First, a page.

#EndSARS: The world is watching Nigeria

Protestors in Nigeria call to end SARS and address brutality of armed forces Protestors in Nigeria call to end SARS and address brutality of armed forces © BBC News

In Focus by Phoebe Ohlin

In recent weeks, a protest movement has been gaining traction in Nigeria, as the country continues to battle with persistent violence and over-policing by its security forces. The movement known as #EndSARS, refers to the Special Anti-Robbery Squad, a unit of the Nigerian Police with a long history of abuse against civilians.

Since independence in 1960, Nigeria has been plagued by civil war, military dictatorships, and volatile democracy. In 1999, the country achieved stable democracy and in the past two decades has become a giant of the African continent, both through population growth and its booming economy. However, it has continued to struggle with improving its human rights record. According to the U.S Department of State, abuses by security forces, arbitrary detentions, corruption, civil violence, and poverty remain as some of Nigeria’s most significant human rights challenges.

#EndSARS first emerged on Twitter in 2017, but the movement was revitalised in October 2020 as further revelations of police brutality and corruption came to light. Protests erupted across Nigeria, as the country “was already at boiling point [due to] years of unchecked violence, including alleged killings, rape, extortion and other violations, by the Special Anti-Robbery Squad” (OHCHR). Despite SARS officially being disbanded on 11 October 2020 and the announcement of Federal and State level inquiries, protests have continued and thus so has the violent repression.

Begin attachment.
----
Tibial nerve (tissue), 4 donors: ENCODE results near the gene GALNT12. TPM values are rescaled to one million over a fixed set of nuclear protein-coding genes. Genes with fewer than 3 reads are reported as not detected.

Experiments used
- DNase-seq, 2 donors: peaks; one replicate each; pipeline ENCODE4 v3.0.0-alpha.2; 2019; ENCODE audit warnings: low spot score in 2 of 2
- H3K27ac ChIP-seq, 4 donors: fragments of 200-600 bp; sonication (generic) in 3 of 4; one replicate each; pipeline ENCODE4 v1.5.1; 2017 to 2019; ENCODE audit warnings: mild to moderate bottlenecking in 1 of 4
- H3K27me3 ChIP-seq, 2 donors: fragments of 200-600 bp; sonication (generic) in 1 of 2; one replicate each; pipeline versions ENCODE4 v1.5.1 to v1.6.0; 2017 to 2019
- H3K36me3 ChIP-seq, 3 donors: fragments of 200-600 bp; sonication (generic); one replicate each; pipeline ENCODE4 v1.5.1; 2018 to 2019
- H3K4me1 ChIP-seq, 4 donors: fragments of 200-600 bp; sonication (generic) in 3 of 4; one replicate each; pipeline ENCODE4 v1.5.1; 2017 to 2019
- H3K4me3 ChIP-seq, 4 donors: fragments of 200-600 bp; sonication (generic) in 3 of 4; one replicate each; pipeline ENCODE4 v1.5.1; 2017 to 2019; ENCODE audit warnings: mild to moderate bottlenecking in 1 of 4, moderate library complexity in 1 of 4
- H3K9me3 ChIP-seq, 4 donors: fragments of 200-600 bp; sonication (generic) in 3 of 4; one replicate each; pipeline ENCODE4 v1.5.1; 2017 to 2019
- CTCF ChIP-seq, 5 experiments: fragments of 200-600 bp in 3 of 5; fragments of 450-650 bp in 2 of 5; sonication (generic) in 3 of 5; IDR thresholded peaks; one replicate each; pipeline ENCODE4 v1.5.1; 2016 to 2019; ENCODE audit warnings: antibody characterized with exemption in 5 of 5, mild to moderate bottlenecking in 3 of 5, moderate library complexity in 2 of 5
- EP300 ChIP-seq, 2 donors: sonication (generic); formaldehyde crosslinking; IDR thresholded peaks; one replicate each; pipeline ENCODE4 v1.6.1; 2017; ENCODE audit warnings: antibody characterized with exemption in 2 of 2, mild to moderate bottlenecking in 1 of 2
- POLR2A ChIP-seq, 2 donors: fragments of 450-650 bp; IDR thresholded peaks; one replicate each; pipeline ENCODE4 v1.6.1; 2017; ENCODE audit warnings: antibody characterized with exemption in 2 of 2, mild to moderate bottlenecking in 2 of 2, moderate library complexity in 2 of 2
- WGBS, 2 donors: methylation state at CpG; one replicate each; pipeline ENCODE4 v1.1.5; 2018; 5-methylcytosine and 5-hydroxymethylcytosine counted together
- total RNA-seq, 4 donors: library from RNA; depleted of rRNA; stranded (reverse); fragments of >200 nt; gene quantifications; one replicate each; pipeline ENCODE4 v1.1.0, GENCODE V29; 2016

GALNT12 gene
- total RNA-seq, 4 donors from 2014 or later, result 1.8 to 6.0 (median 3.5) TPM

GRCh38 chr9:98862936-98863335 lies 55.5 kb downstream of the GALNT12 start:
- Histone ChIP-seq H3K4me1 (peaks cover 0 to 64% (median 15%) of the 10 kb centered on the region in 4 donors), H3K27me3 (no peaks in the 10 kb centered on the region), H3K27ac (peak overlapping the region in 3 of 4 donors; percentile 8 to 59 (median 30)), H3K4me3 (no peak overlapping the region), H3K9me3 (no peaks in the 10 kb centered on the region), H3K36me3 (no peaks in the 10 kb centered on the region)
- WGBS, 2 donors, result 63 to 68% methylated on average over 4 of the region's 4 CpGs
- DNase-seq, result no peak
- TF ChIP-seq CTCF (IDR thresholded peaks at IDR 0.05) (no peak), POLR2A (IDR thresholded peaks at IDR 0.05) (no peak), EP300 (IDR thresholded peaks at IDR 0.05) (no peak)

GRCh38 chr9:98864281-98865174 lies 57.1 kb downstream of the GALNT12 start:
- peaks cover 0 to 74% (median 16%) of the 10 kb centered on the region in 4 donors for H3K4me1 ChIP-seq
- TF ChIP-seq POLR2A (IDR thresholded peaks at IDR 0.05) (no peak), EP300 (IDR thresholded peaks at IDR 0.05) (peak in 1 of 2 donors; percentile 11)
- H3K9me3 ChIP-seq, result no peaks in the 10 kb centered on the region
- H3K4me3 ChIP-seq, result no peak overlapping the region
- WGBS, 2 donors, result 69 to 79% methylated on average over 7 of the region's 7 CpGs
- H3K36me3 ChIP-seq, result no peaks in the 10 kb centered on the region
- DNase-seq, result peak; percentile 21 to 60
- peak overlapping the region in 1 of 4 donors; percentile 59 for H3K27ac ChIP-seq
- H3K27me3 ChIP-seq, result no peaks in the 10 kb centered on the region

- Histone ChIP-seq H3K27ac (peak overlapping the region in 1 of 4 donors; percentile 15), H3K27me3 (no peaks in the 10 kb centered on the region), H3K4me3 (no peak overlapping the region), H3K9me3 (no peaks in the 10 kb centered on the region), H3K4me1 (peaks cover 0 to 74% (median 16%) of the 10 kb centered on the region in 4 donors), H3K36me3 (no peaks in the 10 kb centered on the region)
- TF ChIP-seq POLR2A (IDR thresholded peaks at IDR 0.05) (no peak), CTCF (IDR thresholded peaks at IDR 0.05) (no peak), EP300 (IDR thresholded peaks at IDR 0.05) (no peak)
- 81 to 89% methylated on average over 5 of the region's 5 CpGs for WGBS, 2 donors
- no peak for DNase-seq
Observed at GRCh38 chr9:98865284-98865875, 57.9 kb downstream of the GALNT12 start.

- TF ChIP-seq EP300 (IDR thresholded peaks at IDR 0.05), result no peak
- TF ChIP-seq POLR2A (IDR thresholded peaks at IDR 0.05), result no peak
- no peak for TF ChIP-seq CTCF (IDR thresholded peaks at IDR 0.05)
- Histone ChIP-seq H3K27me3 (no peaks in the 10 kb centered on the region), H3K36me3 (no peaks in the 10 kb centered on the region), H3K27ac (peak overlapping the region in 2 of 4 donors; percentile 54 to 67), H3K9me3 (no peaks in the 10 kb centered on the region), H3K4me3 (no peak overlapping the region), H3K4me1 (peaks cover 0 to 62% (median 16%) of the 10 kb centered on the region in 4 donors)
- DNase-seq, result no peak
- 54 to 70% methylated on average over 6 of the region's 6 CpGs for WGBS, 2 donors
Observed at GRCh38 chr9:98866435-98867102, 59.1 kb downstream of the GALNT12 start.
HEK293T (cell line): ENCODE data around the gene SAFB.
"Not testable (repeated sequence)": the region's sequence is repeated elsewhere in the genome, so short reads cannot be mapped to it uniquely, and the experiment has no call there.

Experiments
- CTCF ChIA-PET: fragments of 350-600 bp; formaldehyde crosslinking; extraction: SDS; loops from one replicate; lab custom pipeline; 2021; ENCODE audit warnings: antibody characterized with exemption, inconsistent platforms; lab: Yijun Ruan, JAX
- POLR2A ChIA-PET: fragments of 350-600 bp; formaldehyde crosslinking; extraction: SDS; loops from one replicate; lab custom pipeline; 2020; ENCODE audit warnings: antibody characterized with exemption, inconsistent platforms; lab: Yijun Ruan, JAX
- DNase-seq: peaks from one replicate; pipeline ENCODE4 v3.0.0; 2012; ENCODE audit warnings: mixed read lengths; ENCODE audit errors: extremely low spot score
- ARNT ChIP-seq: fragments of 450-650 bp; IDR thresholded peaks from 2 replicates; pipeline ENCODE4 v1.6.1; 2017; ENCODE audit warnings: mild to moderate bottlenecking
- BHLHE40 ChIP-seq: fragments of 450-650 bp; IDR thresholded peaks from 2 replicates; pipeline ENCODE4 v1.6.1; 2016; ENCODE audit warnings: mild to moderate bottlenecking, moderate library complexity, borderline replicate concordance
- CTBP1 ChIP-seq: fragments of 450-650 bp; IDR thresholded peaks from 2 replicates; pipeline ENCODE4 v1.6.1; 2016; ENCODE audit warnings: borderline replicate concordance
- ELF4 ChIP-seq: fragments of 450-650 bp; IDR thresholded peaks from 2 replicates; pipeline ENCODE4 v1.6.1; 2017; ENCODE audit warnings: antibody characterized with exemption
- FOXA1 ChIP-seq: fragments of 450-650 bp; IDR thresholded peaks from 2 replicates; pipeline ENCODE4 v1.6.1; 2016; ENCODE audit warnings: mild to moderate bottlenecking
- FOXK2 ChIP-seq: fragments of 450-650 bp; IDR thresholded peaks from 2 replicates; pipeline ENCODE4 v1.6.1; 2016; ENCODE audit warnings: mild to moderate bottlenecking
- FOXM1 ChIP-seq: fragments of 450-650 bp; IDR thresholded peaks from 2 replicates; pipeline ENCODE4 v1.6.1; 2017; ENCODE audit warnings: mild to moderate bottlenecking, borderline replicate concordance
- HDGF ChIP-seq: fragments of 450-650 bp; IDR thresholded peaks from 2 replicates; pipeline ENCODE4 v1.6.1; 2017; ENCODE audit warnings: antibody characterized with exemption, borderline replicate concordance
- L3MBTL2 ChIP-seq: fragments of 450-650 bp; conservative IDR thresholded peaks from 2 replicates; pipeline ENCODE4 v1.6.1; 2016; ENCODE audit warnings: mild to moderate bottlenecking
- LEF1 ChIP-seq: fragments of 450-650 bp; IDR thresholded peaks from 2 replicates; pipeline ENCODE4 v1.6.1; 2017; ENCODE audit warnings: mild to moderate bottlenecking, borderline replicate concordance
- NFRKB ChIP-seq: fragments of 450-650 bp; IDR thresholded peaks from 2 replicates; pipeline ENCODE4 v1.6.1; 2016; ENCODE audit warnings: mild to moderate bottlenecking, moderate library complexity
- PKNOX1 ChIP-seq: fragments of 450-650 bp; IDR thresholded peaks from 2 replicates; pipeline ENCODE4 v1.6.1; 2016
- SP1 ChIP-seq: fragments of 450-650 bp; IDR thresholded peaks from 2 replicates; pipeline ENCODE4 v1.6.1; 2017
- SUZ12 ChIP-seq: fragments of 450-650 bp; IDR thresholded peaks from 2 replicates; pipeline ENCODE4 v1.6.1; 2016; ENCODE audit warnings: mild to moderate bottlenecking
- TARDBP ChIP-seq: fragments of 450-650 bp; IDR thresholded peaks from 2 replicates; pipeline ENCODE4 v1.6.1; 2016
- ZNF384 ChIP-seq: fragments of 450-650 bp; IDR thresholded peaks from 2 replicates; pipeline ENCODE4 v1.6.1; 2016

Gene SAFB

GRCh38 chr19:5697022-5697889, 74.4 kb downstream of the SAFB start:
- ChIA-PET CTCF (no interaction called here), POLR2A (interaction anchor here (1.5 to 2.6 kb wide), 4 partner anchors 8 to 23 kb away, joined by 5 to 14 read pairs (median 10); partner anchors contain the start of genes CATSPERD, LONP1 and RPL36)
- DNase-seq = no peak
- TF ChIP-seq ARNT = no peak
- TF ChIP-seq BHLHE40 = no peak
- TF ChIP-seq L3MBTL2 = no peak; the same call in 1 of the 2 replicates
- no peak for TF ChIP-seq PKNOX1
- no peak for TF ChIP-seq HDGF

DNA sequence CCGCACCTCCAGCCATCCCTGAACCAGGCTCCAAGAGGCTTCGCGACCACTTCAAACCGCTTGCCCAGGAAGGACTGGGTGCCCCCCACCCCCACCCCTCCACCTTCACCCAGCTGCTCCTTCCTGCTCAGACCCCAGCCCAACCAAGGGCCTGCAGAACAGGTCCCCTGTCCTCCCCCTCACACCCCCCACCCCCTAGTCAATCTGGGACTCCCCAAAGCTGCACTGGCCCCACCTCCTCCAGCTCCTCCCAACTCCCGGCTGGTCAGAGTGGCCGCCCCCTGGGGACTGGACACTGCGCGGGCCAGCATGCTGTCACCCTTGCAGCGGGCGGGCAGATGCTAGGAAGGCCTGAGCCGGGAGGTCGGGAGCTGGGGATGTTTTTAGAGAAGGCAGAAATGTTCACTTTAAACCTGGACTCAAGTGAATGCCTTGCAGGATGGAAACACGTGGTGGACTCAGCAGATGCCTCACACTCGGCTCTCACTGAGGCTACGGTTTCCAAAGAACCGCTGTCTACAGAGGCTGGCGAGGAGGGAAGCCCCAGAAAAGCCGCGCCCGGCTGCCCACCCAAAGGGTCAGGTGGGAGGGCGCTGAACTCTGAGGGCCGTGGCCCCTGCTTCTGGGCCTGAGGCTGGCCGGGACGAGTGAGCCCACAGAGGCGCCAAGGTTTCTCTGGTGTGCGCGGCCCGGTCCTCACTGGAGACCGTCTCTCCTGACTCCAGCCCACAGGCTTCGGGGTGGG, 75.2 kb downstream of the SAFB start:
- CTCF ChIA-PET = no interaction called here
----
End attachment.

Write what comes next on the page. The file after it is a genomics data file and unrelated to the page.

The #EndSARS hashtag has seen a social media spotlight placed on Nigeria, a spotlight which has now gained the attention of the mainstream media globally. Despite the world’s gaze now being fixed on Nigeria, the security forces response to protestors has been particularly violent. In an extreme escalation of violence on 20 October, Nigerian Security forces opened fire on protestors in the capital Lagos. UN Secretary General António Guterres condemned “the violent escalation” against protestors in Lagos which “resulted in multiple deaths and caused many injuries.” 

UN Human Rights Chief, Michelle Bachelet also released a statement condemning the “immediate creation of another elite police SWAT team to replace the SARS - without first addressing some of the root causes of police violence and putting in place sufficient safeguards to prevent future violations - has eroded the public’s trust even further”. She added that the response of security forces has “wantonly added fuel to a fire that was already starting to rage out of control.”

In her statement, Ms Bachelet called on Nigerian authorities to address the underlying problem of “persistent violations committed by security forces, and make a far stronger effort to bring police and army personnel guilty of crimes against civilians to justice.”

Ms Bachelet called for a “root and branch” re-examination of the country’s security forces. Nigeria must take concrete steps to investigate SARS and the security forces independently and transparently. Although the government has stated that there will be inquiries at the State and Federal levels, where sufficient evidence is found to warrant charges, Ms Bachelet has called for immediate suspension of officers suspected of committing serious crimes.

The government must demonstrate a clear commitment and responsibility to protecting its civilians and improving its human rights records. With such a young population, and the ever-increasing use of social media, it is vital that the grievances of the younger generation be heard and acted on. While police brutality is one of a multitude issues faced by Nigeria, the world is now watching to see if one of Africa’s leaders will listen to its citizens or continue to protect its armed forces.


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